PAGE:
Obstetrics Simplified - Diaa
- Morning sickness: is the nausea felt by about 50% of pregnant women
on getting up in the morning.
- Emesis gravidarum: Actual vomiting in the morning.
- These two conditions usually start between the 4th and 6th weeks
of pregnancy and improves or disappears about the 12 th week.
- Hyperemesis gravidarum: The vomiting is not confined to the morning
but it is repeated throughout the day until it affects the general condition
of the patient.
The following theories were postulated:
- Hormonal: high human chorionic gonadotrophin (hCG) stimulates the
chemoreceptor trigger zone in the brain stem including the vomiting
center. This is the most accepted theory and proved by the higher frequency
in the conditions where the hCG is high as in:-
- early in pregnancy,
- vesicular mole and
- multiple pregnancy.
- Allergy: to the corpus luteum or the released hormones.
- Deficiency of:
- adrenocortical hormone and /or,
- vitamin B6 and B1
- Nervous and psychological: due to
- psychological rejection of an unwanted pregnancy,
- fear of pregnancy or labour so it is more common in primigravidae.
These are the same as in prolonged starvation:
- Liver: small fatty infiltration.
- Kidney: fatty degeneration of the convoluted tubules.
- Heart: small subendocardial and subpericardial haemorrhages.
- Brain: congestion and petechial haemorrhages in the brain stem resembling
that of Wernicke’s encephalopathy.
- Eye: optic neuritis and retinal haemorrhage.
- Peripheral nerves: degeneration.
- Hypovolaemia and haemoconcentration.
- Hyponatraemia, hypokalaemia and hypochloraemia.
- Increased blood urea.
- Hyperbilirubinaemia (due to liver damage).
- Increased specific gravity.
- Decreased chloride.
- The patient cannot retain anything in her stomach, vomiting occurs
through the day and night even without eating.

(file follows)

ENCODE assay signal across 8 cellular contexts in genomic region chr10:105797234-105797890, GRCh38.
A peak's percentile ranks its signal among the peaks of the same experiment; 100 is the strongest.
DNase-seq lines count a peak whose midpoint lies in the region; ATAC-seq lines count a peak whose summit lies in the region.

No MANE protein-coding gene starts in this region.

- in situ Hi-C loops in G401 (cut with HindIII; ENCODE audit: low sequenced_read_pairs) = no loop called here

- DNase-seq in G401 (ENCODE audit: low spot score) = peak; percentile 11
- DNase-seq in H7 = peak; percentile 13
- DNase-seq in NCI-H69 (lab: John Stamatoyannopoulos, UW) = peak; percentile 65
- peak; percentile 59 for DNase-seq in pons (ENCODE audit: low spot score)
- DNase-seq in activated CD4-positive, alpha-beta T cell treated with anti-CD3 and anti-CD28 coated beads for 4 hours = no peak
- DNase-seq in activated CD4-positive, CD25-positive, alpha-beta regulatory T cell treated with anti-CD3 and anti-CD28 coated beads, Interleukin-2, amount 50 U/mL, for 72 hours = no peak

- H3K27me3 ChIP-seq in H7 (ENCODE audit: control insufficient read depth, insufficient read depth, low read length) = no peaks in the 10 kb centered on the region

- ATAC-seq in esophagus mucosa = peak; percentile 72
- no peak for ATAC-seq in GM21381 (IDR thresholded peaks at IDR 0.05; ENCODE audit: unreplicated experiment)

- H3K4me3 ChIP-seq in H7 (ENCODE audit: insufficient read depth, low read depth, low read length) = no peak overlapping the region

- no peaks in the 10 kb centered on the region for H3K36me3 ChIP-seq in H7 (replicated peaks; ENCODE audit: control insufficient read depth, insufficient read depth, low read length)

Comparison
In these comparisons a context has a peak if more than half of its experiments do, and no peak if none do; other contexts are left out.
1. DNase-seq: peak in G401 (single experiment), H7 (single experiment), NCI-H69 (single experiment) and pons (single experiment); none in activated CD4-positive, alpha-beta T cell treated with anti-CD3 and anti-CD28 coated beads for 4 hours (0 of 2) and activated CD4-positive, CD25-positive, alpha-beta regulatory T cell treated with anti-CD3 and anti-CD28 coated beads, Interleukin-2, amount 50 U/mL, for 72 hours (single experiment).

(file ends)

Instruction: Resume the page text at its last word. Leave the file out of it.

- Thirst, constipation and oliguria.
- In severe cases, vomitus is bile and/ or blood stained.
- Finally, there is manifestations of Werniche’s encephalopathy as
drowsiness, nystagmus and loss of vision then coma.
Manifestations of starvation and dehydration:
- Loss of weight.
- Sunken eyes.
- Dry tongue and inelastic skin.
- Pulse: rapid and weak.
- Blood pressure: low.
- Temperature: slight rise.
Other causes of vomiting as:
- gall bladder diseases,
- complicated ovarian tumours.
For observation, fluid therapy and competition of neurosis.
- Oral feeding is prevented for 24-48 hours.
- Three litres of glucose 5% is given by rapid infusion over 2-3 hours.
- Maintain intravenous glucose 5% and saline therapy.
- When vomiting is controlled frequent gradual small carbohydrate
diets are started.
- Adrenocortical preparations.
- Vit. B6 and Vit. B1.
- Antihistaminics that have antiemetic effect as meclozine hydrochloride
25-50 mg twice daily. A preparation contains both meclozine hydrochloride
+ pyridoxine hydrochloride (vit. B6) is of good benefit.
- Phenothiazine (chlorpromazine=largactil) 5-10 mg three times daily
has a tranquilliser and antiemetic effect.
- Vomiting: frequency, amount, colour and contents.
- Vital signs: pulse, temperature and blood pressure.
- Fluid: intake and output.
- Urine analysis: specific gravity, albumin, ketone bodies, chloride
and bile pigments.
- Blood: urea, electrolyte and liver function tests.
- Eye: examination of the fundus.
Termination of pregnancy
- Persistent severe vomiting after one week of treatment.
- Pulse is persistently above 100/min, temperature persistently above
38oC or the systolic blood pressure is persistently below 100 mmHg.
- Jaundice or bile in urine.
- Anuria, absence of chloride in urine, persistent albuminuria or
high blood urea.
- Retinal haemorrhage or Wernicke’s encephalopathy .
- Methods of termination:
- Vaginal evacuation: if pregnancy is less than 12 weeks.
- Abdominal hysterotomy: if pregnancy is more than 12 weeks. Use nitrous
oxide + oxygen for anaesthesia but not agents that affect liver as halothane.
Prostaglandins cannot be used as it will aggravate the vomiting.
N.B. mild case of hyperemesis gravidarum, i.e. without dehydration can
be treated as an outpatient with the same drugs. If not responding admit
to the hospital.
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Edited by Aldo Campana,